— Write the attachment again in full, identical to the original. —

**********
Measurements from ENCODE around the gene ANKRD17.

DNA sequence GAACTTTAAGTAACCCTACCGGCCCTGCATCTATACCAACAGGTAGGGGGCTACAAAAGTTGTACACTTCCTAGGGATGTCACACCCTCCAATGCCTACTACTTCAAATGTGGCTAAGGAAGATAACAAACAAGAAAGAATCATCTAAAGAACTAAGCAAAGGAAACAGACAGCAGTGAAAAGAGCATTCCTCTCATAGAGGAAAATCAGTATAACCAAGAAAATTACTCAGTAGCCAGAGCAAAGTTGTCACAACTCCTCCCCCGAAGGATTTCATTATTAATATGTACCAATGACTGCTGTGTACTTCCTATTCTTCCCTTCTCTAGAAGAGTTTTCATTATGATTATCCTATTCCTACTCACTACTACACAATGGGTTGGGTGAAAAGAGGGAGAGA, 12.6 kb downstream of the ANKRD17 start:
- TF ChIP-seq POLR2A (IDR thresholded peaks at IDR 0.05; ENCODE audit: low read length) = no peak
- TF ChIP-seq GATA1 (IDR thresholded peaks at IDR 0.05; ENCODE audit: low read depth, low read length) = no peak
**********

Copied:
Measurements from ENCODE around the gene ANKRD17.

DNA sequence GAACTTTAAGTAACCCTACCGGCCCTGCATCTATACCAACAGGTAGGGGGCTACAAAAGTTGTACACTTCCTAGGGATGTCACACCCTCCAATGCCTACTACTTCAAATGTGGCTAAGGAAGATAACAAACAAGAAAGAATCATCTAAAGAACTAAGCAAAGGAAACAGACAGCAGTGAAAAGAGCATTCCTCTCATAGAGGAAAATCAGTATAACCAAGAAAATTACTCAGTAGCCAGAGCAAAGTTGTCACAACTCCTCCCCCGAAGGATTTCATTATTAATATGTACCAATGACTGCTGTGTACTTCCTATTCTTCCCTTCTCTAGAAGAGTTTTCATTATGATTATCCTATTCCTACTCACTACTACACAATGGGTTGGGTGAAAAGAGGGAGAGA, 12.6 kb downstream of the ANKRD17 start:
- TF ChIP-seq POLR2A (IDR thresholded peaks at IDR 0.05; ENCODE audit: low read length) = no peak
- TF ChIP-seq GATA1 (IDR thresholded peaks at IDR 0.05; ENCODE audit: low read depth, low read length) = no peak